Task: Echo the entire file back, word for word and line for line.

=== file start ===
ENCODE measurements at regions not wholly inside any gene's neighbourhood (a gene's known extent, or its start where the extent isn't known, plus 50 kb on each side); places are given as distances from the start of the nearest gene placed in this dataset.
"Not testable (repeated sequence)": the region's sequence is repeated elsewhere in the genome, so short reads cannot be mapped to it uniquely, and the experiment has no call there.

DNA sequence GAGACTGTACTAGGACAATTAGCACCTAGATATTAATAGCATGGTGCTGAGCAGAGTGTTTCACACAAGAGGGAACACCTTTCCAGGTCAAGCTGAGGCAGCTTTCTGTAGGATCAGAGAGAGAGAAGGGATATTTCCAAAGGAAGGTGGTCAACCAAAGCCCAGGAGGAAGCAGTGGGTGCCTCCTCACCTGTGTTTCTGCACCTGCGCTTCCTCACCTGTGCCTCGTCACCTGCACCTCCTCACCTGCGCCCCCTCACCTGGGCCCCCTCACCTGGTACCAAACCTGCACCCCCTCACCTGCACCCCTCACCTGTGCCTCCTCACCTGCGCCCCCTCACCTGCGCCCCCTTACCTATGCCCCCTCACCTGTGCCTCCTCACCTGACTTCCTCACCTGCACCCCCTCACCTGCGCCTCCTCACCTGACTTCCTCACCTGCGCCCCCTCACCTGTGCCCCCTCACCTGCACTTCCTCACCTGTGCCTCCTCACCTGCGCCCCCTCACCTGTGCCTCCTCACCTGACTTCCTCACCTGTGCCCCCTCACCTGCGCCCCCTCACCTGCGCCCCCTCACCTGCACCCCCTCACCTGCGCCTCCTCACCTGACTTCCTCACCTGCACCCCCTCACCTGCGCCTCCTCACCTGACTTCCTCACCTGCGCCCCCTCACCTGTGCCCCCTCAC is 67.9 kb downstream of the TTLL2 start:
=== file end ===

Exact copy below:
ENCODE measurements at regions not wholly inside any gene's neighbourhood (a gene's known extent, or its start where the extent isn't known, plus 50 kb on each side); places are given as distances from the start of the nearest gene placed in this dataset.
"Not testable (repeated sequence)": the region's sequence is repeated elsewhere in the genome, so short reads cannot be mapped to it uniquely, and the experiment has no call there.

DNA sequence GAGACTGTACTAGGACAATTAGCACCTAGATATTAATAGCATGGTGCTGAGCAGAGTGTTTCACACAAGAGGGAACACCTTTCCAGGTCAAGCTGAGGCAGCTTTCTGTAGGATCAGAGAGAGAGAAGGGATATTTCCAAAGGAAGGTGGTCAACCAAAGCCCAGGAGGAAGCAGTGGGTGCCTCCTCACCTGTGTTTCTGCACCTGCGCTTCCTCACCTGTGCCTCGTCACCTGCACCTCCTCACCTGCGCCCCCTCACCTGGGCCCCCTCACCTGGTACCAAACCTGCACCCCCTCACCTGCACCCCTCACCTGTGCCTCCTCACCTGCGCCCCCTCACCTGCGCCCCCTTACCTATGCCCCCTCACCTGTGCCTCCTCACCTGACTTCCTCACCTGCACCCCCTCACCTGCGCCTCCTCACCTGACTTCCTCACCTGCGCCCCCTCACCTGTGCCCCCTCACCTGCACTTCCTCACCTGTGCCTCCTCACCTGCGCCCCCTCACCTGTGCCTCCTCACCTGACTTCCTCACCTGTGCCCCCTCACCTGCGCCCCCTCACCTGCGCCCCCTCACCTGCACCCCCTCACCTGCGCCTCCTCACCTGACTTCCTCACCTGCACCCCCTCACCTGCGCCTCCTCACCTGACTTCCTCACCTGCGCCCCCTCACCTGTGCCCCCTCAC is 67.9 kb downstream of the TTLL2 start: